“He asked for a service, but that was just his way to get into my room.

“I knew something was wrong as soon as I closed the door. He started to look through my things. He wanted to see if I had money hidden in there. I was afraid of what was happening, but I tried to stop him. But he had brought a rock with him. A big rock that he’d just picked up from the ground. He hit me, hard, on the side of my head.

“I don’t know how long it took to wake up. I really have no idea. But the pain was so bad, I screamed, but my screaming was weak. One of the girls heard me, but the sound was so short, she thought it was just a joking scream.

“He searched through everything. He kept looking for more money. Then he found a small bag where I had some beauty supplies. Sometimes the girls want beauty treatments, and I learned a few of those things years ago, so I help them.  In the cosmetics bag he found my scissors, and I thought, ‘This is it. He’s going to kill me. He’s going to use those scissors to stab me, and there’s nothing I can do to save myself.’

“He didn’t stab me. But he used the scissors to threaten me and to make me keep quiet. He searched the room for everything he could take. He found my phone, money, little things like earrings. Worth nothing, but he took them anyway.

“And then he raped me.”

This is when the tears start, and we sit in silence because there is nothing else to do. There are no words of comfort, no pithy self-help encouragements, and no solutions. So we sit in Burger King and silently watch a lifetime of grief drip onto the table.

These are holy moments.

For many, the idea that a working prostitute can be distressed by rape seems a contradiction. They imagine that constant exposure to sexual activity with strangers means that all sexual activity is pretty much acceptable. It isn’t. For these women, there is a sliver of dignity in the ability to say yes or no. There is a thread of self-ownership. When that last choice is removed from them, stuffed years of abuse and trauma spill into everything.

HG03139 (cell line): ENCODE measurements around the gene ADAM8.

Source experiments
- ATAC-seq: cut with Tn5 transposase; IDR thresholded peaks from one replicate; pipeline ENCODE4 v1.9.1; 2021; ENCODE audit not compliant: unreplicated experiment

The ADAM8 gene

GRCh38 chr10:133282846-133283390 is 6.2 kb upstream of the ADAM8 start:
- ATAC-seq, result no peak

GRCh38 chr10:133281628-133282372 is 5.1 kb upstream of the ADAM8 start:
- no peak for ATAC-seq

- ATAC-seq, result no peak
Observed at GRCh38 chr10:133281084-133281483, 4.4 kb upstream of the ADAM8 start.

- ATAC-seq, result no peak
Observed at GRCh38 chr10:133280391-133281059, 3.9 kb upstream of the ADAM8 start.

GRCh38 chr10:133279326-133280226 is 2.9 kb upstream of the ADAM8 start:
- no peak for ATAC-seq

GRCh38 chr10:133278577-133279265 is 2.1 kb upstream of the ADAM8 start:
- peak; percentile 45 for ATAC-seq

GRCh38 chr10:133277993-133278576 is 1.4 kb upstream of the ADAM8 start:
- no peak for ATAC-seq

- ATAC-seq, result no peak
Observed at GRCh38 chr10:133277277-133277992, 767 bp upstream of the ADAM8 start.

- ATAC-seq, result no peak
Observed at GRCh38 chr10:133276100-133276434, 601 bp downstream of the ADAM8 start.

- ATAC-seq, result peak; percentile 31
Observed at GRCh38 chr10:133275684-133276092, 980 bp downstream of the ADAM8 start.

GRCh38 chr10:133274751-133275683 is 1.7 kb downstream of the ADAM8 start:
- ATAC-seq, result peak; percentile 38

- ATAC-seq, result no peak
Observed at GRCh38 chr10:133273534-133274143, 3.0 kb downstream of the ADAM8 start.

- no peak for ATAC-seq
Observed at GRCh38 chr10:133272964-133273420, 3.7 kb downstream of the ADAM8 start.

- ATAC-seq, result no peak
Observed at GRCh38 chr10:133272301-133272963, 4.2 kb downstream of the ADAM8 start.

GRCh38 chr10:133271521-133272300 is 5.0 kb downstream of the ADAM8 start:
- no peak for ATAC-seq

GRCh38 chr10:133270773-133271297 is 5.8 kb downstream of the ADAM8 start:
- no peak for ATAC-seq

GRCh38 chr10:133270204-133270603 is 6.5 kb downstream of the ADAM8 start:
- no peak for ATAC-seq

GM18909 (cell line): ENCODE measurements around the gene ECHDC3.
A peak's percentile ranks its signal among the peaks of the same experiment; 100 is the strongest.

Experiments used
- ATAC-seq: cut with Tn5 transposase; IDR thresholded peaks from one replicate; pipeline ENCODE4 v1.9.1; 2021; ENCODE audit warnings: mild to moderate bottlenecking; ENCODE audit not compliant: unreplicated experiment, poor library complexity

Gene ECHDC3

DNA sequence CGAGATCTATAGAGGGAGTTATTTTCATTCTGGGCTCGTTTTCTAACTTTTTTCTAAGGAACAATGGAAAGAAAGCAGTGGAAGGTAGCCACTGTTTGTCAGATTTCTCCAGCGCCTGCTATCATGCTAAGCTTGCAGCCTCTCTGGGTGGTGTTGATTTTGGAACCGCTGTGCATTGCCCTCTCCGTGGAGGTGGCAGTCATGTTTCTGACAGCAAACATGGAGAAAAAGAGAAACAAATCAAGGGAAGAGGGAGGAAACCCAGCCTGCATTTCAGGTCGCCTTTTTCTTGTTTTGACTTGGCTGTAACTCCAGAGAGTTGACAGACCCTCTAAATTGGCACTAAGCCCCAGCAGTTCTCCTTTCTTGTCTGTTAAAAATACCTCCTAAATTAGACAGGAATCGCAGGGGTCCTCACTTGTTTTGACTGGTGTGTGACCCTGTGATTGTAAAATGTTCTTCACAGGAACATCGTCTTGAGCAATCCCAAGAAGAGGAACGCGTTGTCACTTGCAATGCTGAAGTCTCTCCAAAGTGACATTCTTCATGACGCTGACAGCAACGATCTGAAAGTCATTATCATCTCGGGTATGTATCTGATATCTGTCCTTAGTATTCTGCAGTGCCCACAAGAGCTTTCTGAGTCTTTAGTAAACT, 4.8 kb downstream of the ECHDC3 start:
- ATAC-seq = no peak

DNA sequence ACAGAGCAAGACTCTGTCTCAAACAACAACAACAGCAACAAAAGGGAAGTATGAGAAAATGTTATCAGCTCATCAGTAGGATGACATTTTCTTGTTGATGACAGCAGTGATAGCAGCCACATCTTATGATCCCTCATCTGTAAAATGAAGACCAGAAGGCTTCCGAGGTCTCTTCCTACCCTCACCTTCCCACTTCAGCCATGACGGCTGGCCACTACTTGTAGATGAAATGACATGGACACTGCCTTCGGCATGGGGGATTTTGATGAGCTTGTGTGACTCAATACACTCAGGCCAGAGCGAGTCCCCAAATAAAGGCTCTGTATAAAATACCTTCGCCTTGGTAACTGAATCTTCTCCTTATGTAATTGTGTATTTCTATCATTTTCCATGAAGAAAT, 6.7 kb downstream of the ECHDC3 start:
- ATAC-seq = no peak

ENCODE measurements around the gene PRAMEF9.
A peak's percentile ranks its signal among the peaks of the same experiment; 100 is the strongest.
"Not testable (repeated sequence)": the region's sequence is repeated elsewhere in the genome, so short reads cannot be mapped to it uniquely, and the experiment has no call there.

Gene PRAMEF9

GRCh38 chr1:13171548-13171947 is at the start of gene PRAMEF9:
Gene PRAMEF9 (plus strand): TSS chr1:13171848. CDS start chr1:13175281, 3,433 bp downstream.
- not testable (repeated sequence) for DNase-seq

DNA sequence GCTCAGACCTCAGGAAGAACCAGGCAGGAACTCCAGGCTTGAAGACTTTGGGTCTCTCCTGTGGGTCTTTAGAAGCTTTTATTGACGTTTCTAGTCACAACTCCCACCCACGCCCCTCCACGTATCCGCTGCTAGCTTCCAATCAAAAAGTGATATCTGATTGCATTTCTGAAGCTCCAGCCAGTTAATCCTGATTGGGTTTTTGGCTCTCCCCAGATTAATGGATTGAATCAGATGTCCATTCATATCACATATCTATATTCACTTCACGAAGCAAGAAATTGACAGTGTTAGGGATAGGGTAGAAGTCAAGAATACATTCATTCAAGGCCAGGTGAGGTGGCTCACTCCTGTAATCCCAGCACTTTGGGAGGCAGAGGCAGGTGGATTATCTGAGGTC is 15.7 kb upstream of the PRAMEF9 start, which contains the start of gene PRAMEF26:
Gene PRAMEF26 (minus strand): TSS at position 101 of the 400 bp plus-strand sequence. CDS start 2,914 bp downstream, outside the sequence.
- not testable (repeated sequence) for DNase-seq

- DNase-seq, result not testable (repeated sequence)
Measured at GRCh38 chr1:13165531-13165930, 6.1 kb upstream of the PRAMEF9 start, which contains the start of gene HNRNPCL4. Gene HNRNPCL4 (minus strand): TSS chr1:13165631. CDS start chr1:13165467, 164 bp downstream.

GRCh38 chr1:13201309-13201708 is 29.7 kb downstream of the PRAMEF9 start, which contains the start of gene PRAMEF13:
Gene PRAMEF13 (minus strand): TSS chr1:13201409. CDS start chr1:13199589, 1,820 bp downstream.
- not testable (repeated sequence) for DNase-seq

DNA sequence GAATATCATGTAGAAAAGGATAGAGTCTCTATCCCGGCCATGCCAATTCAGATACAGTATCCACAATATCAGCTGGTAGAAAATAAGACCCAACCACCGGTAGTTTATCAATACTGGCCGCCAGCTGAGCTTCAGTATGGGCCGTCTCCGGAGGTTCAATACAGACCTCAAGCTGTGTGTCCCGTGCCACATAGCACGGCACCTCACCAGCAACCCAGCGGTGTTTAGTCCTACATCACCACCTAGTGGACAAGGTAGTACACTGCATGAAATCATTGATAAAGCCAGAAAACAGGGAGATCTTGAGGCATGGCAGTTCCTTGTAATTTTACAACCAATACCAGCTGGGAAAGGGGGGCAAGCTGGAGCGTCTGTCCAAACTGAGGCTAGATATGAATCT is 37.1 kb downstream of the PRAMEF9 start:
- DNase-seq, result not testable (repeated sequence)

It’s complicated.

And then the stories begin. Stories of childhood, loses and abuses. Of things seen and experienced far too often in the life of a child. But in these compartmentalized lives, where every part of existence is divided and packaged, loss of control in one area often leads to years of secrets being exposed.

“I was one of seven and life was hard, but that’s the same for everyone here. Things are hard but you don’t know it because, well, that’s how everyone grows up. There were bad people that came into our life, into our family. One day, one of my brothers tried to do something bad to me. Something shameful. I told my mother because it was bad. She said, ‘Well, he isn’t really your brother anyway. I was raped and that’s how I got pregnant with him. So it’s not like he’s your real brother.’

“That day I came to understand my mother a lot more than I had before. So many things made sense.” More tears for a fresh agony.

“I’ve tried for years to get out of this life. I hate it. We all hate it. I’ve always tried hard to save money, and I’ve managed to do it. But every time I have enough money to maybe try to leave and make a different life, something happens, and the money is gone. One time, I had saved a lot, but I got really sick and had to use the money for medical care. It was gone in an instant. And then my youngest, she also got sick. She has respiratory illnesses. The medicines are so expensive. Sometimes just one medicine costs me $150 for one week. How can I pay for that any other way? Can you imagine? We all want to get out, but it’s almost impossible.”

Broken lives are precious things. We don’t offer pat solutions. They don’t exist. But whispers of hope. We can offer those. And when the whispers are loud enough…sometimes, a woman will be brave enough to try to leave.

Last week, J enrolled in a high-quality beauty school. It won’t fix everything. It won’t change everything. But it’s a step, and it’s a good one.

It’s also very, very brave.